Constructing better bathrooms for all

Constructing better bathrooms for all

January 2019

From the Supreme Court of America to smaller council chambers across rural England, the issues regarding the creation of shared - or gender neutral - washroom facilities for public use have proved to be a legal as well as a political hot potato; and the debate is certain to carry on for the forseeable future.

For architects and interior designers, however, there are many other technical considerations which must be respected if their work is to be regarded as a success for all the potential users.  For instance, whatever the size of the bathroom or washroom being created, it is essential that the background structure and substrates to the room are fit for purpose able to offer such attributes as strength, durability and resistance to moisture. Other requirements - including thermal or acoustic performance and the need to provide access for the less able bodied - are all addressed by the different Approved Documents included in the Building Regulations

Ever since the Egan Report, offsite construction or prefabrication has been gathering momentum, with fully fitted bathroom pods playing a pivotal role in the rapid delivery of different developments; from student accommodation to hospitals, and hotels to commercial buildings.  Whatever the scale, from an individual en-suite to a large washroom with multiple facilities, they enable a major part of the building services work to be completed away from the site environment, speeding progress and improving quality.  Though some pods feature reinforced concrete bases, the weight penalty sees the majority assembled using a light gauge steel or engineered timber frame, with a variety of board products providing the substrate for fittings and finishes.

It is worth noting that despite using concealed steel frames with sizeable securing bolts, the increasingly popular “wall hung” toilet bowls and urinals normally transmit a proportion of their load to the wall itself.  So whether the specifier selects a decorative laminate or a tile-backer board such a Marmox Multiboard, they will have to be fixed over a 15 mm or thicker layer of plywood to prevent flexing.  These tile backer boards do, however, offer very good compressive strength, as well as a number of other positive physical characteristics, making them a popular choice for building either in-situ or offsite.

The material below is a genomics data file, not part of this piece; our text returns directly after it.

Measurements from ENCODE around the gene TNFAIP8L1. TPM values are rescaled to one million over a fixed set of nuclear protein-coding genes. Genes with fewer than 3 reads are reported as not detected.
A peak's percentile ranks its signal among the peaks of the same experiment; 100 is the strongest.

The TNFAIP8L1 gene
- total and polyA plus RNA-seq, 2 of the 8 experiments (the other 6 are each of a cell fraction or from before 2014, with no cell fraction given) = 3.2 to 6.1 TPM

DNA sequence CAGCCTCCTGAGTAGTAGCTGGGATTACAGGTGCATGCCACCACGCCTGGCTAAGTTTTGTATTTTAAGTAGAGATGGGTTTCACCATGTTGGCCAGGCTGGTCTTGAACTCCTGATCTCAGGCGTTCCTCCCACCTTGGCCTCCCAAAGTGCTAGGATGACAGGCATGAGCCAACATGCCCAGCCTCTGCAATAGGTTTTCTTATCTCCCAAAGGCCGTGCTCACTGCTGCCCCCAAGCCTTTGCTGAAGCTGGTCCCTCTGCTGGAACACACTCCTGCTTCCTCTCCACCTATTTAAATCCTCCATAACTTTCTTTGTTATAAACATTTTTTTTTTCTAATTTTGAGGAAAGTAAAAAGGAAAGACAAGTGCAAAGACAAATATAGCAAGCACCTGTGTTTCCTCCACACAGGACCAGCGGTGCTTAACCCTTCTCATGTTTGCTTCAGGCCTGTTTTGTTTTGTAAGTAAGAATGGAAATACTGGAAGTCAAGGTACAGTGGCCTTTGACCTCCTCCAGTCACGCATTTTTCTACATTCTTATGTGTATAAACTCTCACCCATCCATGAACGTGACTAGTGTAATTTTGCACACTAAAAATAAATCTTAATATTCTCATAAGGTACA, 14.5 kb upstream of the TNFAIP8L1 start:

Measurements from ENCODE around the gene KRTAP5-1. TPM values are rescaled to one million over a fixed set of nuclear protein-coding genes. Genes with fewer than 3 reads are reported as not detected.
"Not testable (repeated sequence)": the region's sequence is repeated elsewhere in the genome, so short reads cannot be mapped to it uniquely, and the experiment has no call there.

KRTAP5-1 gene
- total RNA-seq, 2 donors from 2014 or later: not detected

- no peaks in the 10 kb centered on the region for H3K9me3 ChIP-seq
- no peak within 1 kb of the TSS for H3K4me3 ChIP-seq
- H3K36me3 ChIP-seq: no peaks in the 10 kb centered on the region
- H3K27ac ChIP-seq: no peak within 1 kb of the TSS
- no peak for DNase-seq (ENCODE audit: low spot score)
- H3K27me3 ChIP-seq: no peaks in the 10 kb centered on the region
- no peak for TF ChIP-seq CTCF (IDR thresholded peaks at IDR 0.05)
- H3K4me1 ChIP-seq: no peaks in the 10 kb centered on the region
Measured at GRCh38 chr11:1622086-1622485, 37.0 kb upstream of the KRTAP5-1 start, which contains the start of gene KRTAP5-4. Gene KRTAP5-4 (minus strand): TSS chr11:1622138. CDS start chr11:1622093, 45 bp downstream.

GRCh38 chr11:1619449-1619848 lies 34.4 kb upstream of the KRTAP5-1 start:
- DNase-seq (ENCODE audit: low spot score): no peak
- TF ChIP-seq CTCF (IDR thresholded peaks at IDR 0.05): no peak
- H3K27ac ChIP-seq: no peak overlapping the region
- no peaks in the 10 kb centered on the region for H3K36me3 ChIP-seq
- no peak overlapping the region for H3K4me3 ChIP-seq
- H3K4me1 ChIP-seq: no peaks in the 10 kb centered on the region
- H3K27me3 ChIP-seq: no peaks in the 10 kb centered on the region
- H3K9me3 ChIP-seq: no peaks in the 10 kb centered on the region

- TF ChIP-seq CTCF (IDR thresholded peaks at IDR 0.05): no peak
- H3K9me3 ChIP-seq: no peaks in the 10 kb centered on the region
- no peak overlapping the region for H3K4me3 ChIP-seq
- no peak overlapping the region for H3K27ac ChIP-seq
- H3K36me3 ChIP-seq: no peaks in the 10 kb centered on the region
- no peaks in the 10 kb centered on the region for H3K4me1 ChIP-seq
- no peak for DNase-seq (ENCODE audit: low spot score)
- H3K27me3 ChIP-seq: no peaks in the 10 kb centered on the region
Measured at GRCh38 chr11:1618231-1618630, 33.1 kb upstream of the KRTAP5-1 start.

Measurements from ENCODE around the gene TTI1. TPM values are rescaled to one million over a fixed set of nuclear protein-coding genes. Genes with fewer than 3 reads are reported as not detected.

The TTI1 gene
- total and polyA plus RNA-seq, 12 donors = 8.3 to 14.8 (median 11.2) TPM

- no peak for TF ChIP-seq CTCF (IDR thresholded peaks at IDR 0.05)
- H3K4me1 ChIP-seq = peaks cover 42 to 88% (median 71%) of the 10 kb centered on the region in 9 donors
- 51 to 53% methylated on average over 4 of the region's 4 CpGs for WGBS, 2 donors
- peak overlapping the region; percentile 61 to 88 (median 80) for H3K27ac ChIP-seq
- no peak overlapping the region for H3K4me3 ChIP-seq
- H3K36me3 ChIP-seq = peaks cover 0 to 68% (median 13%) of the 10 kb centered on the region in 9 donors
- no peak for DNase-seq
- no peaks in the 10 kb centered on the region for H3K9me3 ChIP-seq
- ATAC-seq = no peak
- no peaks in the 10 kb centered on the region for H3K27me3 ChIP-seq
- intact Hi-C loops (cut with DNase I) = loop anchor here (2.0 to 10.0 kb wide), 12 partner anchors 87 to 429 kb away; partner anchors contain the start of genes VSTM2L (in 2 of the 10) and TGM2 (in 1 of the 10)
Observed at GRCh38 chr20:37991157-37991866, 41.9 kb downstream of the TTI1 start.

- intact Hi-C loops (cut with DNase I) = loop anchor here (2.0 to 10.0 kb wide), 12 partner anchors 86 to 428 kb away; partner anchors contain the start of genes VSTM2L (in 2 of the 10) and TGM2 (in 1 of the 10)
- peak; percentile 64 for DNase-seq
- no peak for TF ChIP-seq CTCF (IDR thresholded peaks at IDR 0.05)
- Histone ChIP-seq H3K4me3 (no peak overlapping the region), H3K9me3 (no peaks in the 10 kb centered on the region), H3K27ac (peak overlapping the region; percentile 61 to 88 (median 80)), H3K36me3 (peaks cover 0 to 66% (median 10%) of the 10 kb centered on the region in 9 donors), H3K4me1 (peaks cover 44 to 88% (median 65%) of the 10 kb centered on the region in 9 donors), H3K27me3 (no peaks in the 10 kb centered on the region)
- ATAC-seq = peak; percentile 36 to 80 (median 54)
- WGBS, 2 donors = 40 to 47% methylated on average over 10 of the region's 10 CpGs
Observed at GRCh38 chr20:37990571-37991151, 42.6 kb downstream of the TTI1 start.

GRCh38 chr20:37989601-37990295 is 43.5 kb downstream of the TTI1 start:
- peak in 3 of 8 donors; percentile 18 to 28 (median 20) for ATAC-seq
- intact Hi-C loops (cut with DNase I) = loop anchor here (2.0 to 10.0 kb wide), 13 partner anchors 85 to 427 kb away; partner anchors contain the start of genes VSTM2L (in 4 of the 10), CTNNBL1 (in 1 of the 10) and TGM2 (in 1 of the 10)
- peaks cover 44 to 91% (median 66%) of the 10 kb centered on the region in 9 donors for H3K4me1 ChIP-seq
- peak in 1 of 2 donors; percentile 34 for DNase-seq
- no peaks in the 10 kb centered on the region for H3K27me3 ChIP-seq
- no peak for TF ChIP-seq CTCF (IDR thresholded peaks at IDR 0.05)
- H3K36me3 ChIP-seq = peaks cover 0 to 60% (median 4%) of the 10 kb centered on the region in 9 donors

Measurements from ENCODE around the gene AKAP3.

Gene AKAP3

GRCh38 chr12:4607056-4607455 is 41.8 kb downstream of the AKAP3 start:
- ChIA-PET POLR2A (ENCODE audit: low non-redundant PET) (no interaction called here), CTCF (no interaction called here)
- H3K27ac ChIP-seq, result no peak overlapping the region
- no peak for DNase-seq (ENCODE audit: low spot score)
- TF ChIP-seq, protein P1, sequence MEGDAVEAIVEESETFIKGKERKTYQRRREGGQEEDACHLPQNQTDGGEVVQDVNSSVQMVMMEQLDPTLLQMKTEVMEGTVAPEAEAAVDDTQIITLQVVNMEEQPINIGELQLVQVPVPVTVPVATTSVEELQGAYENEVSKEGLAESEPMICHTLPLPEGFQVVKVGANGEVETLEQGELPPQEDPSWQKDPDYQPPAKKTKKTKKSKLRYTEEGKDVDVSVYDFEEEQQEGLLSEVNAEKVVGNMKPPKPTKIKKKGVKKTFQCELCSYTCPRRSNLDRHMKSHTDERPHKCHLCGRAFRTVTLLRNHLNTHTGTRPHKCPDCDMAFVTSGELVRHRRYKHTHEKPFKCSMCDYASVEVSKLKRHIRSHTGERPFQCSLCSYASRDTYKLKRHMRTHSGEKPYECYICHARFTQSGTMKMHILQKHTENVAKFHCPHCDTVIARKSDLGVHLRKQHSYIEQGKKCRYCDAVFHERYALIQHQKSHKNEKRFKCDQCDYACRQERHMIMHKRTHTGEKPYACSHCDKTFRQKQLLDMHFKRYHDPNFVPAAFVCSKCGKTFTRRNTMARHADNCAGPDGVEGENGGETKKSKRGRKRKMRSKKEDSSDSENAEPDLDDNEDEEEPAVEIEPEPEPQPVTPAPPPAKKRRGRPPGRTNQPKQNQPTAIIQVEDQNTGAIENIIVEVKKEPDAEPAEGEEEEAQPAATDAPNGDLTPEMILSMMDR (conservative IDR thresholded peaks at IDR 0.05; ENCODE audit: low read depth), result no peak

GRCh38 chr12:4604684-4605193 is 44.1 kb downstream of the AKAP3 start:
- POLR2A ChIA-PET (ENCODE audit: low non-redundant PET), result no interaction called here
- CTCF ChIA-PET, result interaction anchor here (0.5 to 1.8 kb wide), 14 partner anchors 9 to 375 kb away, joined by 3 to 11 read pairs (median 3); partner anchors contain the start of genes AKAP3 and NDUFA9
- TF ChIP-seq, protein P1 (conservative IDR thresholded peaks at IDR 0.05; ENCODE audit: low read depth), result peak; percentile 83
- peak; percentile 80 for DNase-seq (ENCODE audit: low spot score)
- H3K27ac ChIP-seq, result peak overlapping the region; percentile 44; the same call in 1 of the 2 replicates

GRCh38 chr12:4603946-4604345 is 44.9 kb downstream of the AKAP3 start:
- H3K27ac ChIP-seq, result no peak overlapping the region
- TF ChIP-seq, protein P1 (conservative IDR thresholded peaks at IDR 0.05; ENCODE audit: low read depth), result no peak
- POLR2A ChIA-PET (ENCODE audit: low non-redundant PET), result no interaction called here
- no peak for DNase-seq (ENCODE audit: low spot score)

Employed in wall or floor build-ups, they can sustain a distributed load of 40 tonnes per square metre, making them fully able to support the weight of pedestrians, wheelchairs, and even mobility scooters when covered by appropriate floor tiles. This performance stems from their construction featuring an extruded polystyrene core, bonded between two layers of glass-fibre reinforced polymer concrete. This combination of a rigid outer shell and XPS core - able to absorb lateral movement - will allow it to serve as an effective decoupling layer.

Importantly, this structure not only earns an ODP score of Zero and a Class O rating for flammability under BS EN 476, but the XPS also delivers excellent thermal characteristics. The insulation offers a thermal conductivity of 0.034 W/mK, and with the tile backer board being available in thicknesses of up to 60mm, they can make a significant contribution to achieving Part L requirements.

The ability to reduce heat loss also helps combat condensation and associated mould growth, and this can be a real benefit in refurbishment work, where the energy performance, as well as the physical condition of the walls is often a concern.

In fact, high performance tile backer boards are regularly employed on social housing sector contracts, where kitchen and bathroom renovations have to be completed to a very tight timescale, with the residents still in occupation. They can be screw fixed over blockwork and brickwork, or bonded using a cement based adhesive across uneven substrates; including existing ceramic tiles.   Arguably the top end of bathroom specifications is to be found in the fitting out of wetrooms or steam-rooms, which is where the fully waterproof performance of XPS and reinforced polymer concrete comes to the fore.  Such rooms can be effectively ‘tanked’ by applying the special waterproofing tape to all joints and other details, including corners, prior to tiling or plastering.

Given the UK’s climate and the increasingly exacting design aspirations of developers and specifiers, choosing the right materials for the construction of bathrooms or other washroom facilities is paramount. With the endorsement of the Energy Saving Trust, CE marking and all other necessary accreditations XPS based tile-backer boards,  like Marmox Multiboards, make a powerful argument for inclusion.
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